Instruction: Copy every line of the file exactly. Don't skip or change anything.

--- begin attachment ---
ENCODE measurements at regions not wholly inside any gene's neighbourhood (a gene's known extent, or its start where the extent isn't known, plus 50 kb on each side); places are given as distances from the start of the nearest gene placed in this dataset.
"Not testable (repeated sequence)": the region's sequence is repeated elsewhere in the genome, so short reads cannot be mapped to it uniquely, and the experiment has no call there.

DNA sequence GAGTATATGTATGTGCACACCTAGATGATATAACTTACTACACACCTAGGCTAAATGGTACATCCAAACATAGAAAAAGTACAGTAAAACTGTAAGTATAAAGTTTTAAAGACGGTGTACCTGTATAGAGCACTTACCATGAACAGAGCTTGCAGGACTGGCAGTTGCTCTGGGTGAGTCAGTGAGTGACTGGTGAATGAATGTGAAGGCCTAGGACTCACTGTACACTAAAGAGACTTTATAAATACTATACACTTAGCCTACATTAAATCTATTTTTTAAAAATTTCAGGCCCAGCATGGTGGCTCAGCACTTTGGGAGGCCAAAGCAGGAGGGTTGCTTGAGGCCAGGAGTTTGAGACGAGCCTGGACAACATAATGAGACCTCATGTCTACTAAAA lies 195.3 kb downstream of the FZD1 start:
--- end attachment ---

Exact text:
ENCODE measurements at regions not wholly inside any gene's neighbourhood (a gene's known extent, or its start where the extent isn't known, plus 50 kb on each side); places are given as distances from the start of the nearest gene placed in this dataset.
"Not testable (repeated sequence)": the region's sequence is repeated elsewhere in the genome, so short reads cannot be mapped to it uniquely, and the experiment has no call there.

DNA sequence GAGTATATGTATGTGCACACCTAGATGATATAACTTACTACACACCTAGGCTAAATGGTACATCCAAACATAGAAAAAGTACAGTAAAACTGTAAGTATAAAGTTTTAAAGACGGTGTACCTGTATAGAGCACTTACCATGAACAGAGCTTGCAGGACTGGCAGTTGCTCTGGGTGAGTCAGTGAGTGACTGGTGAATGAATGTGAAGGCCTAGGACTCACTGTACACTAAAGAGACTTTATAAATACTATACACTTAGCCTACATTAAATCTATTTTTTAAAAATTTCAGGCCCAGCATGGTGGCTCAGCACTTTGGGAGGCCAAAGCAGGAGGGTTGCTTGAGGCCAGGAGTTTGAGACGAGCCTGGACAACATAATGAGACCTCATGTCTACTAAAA lies 195.3 kb downstream of the FZD1 start: